For further information on the National OCS Program, click here:


National Science Foundation (NSF) Director France Cordova and United States Air Force (USAF) Secretary Heather Wilson recently signed a Letter of Intent (LOI) to create a new partnership in scientific and engineering research to advance the state of national security. The LOI initiates a strategic partnership focused on research in four areas of common interest: space operations and geosciences, advanced material sciences, information and data sciences, and workforce and processes.

The partnership will allow the basic research funded by the NSF, along with applied research and advanced technology development, to support and hopefully grow the technologies the USAF relies on. The LOI states that “The Air Force will benefit from greater access to NSF’s considerably larger basic research program and community of researchers. The NSF will benefit with a direct pathway for the technical maturation of many of its research efforts and products, with increased relevance afforded by its direct support of the Nation's defense posture.”

“Ensuring national security through innovation in science and engineering was part of the National Science Foundation’s founding mission nearly seven decades ago, and it remains one of our highest priorities today,” Córdova said. “We look forward to partnering with the Air Force on this collaborative venture and using our combined resources to innovate for the benefit of the nation.”

Initial discussions focused on topics ranging from the convergence of artificial intelligence, data and materials, to placements for fellows from NSF's Graduate Research Intern Program.

To view the LoI, click here:


The Advanced Robotics for Manufacturing (ARM) Institute recently released a second technology project call, supplemental to the original one released in October 2017. ARM is one of 14 Manufacturing USA institutes, member-driven, public-private partnerships and is partially funded by the Department of Defense. The call is for projects falling under one of the eight project areas: Identifying and Packing Objects; Unloading and unpacking objects; Transport and Delivery through a Complex, Crowded Floor; Inspection of Non-standard Materials; Tracking and Traceability of Components; Surface Treatments; Manipulating Compliant Materials; and Software Interoperability.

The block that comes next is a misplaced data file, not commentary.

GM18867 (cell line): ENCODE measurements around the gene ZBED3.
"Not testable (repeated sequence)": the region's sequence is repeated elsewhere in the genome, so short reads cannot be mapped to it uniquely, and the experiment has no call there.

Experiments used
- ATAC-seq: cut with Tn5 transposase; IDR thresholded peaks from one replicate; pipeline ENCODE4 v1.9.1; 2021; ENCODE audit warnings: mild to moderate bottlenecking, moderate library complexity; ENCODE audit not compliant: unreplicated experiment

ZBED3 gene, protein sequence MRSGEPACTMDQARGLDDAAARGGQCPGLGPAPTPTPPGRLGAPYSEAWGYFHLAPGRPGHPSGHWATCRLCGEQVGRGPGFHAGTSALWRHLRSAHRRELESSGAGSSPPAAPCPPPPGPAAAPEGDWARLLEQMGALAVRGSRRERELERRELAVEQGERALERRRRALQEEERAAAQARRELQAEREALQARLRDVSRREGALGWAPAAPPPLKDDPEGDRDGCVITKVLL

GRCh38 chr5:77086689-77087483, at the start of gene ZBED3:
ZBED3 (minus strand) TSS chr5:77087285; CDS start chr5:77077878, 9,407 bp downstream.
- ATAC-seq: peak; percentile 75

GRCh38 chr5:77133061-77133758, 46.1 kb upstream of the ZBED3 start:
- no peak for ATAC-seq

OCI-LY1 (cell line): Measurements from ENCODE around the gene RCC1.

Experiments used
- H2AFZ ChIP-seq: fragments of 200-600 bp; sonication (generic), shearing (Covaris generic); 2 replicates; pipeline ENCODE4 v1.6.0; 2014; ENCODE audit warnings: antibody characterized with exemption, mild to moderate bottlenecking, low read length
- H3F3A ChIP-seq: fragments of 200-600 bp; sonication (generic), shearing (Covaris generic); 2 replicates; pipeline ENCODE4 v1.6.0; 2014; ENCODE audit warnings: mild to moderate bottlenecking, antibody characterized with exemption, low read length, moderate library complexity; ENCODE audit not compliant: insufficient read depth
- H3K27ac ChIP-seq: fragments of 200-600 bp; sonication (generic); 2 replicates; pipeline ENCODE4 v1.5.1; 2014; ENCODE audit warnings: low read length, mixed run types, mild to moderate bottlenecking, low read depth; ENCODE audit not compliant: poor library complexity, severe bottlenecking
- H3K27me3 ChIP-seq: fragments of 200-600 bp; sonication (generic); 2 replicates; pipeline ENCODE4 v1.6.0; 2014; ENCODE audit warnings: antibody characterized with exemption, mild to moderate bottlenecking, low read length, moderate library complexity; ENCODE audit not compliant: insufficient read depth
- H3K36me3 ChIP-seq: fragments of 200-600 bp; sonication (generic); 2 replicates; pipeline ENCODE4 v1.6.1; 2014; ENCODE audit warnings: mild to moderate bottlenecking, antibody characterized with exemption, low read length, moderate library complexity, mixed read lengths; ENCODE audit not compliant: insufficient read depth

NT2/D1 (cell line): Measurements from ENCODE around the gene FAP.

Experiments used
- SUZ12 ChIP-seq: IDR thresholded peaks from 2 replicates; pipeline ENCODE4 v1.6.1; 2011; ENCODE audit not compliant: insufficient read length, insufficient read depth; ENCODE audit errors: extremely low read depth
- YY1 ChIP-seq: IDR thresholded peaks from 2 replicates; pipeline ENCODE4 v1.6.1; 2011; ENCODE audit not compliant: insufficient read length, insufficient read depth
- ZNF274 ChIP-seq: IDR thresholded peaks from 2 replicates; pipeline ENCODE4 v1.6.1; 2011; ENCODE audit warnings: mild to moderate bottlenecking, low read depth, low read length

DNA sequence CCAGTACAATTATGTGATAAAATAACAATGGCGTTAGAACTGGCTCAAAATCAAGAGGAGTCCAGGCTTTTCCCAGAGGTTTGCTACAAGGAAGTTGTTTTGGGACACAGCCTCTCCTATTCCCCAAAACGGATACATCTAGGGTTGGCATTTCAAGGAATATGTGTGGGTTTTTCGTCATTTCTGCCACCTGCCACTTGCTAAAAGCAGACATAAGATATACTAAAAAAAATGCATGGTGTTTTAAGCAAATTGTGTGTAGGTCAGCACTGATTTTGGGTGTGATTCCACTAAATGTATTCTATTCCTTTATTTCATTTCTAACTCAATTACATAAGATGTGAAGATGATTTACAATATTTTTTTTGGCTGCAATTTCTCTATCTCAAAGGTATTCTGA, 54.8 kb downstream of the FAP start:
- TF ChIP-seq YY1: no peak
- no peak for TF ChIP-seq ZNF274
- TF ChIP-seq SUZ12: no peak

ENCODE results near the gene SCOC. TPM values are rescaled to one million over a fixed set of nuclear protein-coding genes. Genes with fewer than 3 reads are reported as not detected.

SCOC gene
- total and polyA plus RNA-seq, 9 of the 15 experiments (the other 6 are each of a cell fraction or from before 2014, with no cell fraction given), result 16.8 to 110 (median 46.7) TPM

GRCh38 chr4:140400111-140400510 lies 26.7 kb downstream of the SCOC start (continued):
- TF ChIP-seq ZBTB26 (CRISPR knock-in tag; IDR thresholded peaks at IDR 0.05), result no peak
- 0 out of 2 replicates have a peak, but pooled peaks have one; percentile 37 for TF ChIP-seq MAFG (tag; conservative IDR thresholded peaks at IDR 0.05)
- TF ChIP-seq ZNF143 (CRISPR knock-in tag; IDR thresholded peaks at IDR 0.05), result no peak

Organizations must be ARM members to submit concept papers for consideration. Submissions are due by 5pm EST on June 20, 2018, with the full proposal submission due by invitation only at 5pm EST on August 29, 2018.

Additional information on ARM is available at  More information on the Project Call can be found here:


President Trump recently met with top automaker executives to discuss trade and environmental regulations. In addition, the President proposed imposing a tariff on vehicles brought into the U.S. as well as subjecting imported vehicles to stricter emissions standards than vehicles made in the U.S. in an effort to encourage more American vehicle production. The meeting took place as the current administration is considering rolling back fuel efficiency and pollutions standards implemented under the previous administration.

This is a decision that has proven to be quite contentious as automakers and states, notably California, disagree on what is feasible and what makes the most sense. “We are not asking the administration for a rollback,” Ford Chairman Bill Ford explained, “We want California at the table and we want one national standard.”

In addition, the EPA recently ruled that current regulations are too strict, as previously reported in the April 6 edition of Capitol Update. This decision was initially lauded by automakers. But as Bloomberg reported, the administration’s new draft that proposed freezing the standards in 2020 indicated that what the administration wants is more aggressive than what the automakers do. The administration’s draft also proposed limiting California’s ability to set standards that differ from the federal ones, which drew swift rebuke from California Governor Jerry Brown and other state officials and placed automakers in a tough spot.

To view the April 6 edition of Capitol Update, click here:

To listen to Sen. Peters discuss the importance of research on economic growth, innovation, and national security, click here:

The articles contained in Capitol Update are not positions of ASME or any of its sub-entities, unless specifically noted as such. This publication is designed to inform ASME members about issues of concern being debated and discussed in the halls of congress, in the states and in the federal agencies.

ASME Government Relations
1828 L Street, NW, Suite 810
Washington, DC 20036

Paul Fakes is the Regulatory and Government Relations Manager, Technology Policy. He covers Standards and Energy and Environment.

Samantha Fijacko is the Senior Government Relations Representative. She covers Advanced Manufacturing, Robotics and R&D.

Anne Nadler is the Government Relations Representative. She covers Bioengineering, STEM Education and R&D.